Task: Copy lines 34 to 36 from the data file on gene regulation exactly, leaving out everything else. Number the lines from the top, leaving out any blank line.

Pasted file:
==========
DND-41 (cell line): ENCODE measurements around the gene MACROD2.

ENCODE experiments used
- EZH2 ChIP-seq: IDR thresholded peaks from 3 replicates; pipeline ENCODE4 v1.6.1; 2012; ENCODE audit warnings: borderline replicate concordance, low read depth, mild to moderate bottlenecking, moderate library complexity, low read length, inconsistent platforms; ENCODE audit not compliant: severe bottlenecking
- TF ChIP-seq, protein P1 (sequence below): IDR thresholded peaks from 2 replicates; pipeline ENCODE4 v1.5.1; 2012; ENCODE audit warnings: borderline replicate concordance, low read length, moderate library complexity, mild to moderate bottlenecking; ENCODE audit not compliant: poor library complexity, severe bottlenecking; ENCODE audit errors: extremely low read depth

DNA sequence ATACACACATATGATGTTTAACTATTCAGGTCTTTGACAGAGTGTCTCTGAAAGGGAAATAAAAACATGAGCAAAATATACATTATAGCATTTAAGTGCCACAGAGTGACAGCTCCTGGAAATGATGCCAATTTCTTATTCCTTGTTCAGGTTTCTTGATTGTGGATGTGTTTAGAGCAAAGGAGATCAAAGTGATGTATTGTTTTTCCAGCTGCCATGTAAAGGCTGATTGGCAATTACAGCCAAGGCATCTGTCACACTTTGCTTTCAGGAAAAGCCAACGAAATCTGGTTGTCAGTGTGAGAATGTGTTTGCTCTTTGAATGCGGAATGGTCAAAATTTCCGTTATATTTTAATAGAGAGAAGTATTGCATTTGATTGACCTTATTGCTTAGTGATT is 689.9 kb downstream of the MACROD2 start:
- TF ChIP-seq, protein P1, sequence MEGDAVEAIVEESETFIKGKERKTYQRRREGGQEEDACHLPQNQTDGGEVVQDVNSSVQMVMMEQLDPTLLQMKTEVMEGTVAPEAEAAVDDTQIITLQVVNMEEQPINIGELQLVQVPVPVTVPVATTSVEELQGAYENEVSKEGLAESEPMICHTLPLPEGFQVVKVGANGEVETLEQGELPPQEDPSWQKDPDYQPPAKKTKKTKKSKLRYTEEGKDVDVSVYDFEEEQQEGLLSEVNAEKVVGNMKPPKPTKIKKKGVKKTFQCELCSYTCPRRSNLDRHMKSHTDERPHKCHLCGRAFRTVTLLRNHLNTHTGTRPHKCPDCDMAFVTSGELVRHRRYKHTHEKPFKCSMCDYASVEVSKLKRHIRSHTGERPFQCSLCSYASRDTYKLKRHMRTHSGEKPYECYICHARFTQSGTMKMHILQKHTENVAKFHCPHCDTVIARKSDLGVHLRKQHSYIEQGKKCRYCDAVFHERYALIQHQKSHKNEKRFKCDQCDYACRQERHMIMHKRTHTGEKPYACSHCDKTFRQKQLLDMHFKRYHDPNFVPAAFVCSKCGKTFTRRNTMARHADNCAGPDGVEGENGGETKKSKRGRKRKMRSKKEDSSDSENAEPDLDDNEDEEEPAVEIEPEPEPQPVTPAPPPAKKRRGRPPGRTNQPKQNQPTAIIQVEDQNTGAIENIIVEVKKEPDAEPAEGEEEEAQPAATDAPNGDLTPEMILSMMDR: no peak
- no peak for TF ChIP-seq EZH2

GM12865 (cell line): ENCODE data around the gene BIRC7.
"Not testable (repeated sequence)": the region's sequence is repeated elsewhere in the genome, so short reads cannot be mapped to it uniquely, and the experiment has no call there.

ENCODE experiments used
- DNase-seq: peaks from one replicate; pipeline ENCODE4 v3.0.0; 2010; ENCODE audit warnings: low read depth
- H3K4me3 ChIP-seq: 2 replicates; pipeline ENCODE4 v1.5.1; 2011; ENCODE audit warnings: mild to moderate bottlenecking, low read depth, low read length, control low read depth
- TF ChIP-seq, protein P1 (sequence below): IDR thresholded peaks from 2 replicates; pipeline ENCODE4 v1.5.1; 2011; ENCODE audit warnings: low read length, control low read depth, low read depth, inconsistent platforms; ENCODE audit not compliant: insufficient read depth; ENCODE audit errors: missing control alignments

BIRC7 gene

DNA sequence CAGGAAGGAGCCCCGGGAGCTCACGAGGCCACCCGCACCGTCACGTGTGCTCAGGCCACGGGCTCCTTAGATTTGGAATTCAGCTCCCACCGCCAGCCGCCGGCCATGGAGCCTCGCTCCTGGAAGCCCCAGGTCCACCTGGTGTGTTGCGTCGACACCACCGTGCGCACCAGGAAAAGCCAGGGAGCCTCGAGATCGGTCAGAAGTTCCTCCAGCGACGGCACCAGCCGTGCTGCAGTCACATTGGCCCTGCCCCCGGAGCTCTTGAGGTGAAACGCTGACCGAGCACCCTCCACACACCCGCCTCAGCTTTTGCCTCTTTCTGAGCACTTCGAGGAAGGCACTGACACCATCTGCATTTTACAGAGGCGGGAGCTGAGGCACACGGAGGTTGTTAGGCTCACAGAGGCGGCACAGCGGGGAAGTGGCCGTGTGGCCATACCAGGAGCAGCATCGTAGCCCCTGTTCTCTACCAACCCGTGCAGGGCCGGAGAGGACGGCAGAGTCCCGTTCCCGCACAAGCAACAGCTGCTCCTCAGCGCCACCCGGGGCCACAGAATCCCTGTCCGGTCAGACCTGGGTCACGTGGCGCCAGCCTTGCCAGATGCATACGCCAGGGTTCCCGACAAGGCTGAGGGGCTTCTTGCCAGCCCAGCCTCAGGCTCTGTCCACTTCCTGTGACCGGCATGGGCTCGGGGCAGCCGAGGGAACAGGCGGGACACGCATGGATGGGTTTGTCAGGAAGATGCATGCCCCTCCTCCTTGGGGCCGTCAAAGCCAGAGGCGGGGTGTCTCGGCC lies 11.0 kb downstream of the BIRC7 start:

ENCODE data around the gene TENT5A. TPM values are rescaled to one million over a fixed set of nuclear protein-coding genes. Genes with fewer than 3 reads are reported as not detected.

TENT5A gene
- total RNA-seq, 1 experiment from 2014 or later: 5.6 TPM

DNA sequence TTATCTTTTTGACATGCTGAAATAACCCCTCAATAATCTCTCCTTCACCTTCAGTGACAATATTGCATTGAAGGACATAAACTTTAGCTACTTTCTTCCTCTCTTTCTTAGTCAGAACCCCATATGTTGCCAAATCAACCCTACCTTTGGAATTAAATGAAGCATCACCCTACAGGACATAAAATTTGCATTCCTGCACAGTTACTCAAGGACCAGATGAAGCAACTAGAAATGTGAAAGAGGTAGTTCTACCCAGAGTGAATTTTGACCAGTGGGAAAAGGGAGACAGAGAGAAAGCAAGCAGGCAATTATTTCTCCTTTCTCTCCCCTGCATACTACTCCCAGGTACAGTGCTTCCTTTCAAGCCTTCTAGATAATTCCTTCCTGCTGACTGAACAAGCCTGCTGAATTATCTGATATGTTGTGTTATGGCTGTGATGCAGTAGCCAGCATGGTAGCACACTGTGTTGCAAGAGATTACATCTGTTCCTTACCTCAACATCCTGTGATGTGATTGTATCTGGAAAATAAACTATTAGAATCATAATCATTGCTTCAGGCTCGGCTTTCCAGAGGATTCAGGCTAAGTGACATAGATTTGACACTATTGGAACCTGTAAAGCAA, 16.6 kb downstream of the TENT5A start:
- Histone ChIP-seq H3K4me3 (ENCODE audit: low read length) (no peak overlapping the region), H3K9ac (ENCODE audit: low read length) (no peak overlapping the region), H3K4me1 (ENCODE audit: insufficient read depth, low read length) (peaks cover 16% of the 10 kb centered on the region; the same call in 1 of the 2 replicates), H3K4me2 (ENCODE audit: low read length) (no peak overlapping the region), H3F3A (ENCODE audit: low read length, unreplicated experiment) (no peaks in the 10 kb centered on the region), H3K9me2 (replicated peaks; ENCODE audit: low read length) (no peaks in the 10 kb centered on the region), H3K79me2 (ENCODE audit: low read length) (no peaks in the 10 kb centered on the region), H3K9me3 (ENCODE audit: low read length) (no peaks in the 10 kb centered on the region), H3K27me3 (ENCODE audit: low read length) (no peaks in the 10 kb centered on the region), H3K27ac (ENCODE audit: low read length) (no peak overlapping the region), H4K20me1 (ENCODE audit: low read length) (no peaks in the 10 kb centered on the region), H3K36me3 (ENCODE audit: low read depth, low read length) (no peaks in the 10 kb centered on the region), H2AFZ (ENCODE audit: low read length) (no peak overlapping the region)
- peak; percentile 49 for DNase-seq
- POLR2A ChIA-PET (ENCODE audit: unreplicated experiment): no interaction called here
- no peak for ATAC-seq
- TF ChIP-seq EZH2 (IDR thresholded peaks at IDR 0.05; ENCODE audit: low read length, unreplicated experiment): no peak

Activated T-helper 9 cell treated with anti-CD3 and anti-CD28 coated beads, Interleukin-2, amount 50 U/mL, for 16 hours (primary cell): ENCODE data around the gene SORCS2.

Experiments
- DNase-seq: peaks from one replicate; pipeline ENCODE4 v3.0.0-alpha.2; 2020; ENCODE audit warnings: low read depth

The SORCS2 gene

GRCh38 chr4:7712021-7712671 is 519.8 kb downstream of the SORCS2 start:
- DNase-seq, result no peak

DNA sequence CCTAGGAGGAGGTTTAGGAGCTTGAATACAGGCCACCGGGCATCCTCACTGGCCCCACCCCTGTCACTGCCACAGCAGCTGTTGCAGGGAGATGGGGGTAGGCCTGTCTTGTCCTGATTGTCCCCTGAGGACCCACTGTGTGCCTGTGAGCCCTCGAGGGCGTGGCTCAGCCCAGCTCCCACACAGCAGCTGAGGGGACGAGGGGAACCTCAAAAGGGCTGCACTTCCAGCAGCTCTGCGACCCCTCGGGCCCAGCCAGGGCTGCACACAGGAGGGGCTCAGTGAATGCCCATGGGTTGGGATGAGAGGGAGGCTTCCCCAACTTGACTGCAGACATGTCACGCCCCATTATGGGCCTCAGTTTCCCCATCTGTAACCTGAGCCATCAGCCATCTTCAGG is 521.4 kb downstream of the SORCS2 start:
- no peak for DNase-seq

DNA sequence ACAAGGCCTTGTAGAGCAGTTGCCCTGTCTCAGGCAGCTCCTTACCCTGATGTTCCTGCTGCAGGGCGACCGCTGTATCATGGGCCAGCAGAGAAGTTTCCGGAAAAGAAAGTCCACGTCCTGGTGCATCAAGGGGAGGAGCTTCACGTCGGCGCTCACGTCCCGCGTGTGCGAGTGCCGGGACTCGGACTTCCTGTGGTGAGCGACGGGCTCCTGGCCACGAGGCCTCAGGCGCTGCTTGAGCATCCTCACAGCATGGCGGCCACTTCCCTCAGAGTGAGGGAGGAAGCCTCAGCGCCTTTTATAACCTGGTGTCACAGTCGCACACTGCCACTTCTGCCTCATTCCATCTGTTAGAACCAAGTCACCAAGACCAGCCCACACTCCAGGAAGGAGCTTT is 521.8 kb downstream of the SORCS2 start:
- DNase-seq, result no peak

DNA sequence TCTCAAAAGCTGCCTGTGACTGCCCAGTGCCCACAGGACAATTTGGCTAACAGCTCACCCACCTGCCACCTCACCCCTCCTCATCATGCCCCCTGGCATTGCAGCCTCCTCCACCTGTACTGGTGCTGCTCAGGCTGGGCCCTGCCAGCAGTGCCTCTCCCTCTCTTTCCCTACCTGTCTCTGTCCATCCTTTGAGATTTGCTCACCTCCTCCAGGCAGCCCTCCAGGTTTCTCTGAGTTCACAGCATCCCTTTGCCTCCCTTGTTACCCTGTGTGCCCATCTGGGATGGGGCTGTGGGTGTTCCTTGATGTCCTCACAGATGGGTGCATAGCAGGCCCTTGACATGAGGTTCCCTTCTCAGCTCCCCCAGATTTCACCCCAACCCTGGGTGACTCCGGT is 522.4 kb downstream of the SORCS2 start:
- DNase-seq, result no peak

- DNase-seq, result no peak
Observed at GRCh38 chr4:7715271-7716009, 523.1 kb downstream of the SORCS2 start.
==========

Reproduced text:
- DNase-seq, result no peak

DNA sequence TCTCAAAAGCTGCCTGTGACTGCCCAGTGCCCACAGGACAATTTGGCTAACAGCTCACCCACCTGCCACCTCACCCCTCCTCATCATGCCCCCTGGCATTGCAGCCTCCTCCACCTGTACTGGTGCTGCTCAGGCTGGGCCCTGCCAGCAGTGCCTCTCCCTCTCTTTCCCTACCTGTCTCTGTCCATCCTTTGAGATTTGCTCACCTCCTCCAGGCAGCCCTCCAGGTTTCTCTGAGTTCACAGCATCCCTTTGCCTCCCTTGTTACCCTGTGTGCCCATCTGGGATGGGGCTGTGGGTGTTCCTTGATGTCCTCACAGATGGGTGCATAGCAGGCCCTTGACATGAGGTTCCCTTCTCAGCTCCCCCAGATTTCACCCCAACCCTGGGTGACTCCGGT is 522.4 kb downstream of the SORCS2 start:
- DNase-seq, result no peak